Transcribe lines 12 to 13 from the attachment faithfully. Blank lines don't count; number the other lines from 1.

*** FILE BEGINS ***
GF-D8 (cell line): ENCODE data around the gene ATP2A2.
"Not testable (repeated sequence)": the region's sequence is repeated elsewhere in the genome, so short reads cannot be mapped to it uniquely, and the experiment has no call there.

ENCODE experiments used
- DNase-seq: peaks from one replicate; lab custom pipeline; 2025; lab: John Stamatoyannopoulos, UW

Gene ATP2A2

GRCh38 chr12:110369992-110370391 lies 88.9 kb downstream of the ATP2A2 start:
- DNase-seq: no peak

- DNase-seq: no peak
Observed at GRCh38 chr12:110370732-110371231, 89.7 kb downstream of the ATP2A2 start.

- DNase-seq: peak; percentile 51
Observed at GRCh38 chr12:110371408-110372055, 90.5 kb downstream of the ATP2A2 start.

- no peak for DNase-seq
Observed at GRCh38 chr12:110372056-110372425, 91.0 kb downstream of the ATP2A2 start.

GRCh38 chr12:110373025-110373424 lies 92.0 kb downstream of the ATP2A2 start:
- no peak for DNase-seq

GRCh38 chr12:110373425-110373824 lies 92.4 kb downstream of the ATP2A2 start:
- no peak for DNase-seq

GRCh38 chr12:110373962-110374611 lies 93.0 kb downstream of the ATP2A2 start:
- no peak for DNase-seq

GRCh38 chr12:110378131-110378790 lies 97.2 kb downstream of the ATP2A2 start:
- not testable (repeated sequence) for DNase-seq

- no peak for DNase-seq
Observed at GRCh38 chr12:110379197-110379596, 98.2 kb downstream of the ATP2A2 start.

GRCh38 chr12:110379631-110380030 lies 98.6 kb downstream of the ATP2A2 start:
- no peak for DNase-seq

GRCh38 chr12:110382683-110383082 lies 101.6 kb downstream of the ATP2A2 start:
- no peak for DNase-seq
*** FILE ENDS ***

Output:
- no peak for DNase-seq
Observed at GRCh38 chr12:110372056-110372425, 91.0 kb downstream of the ATP2A2 start.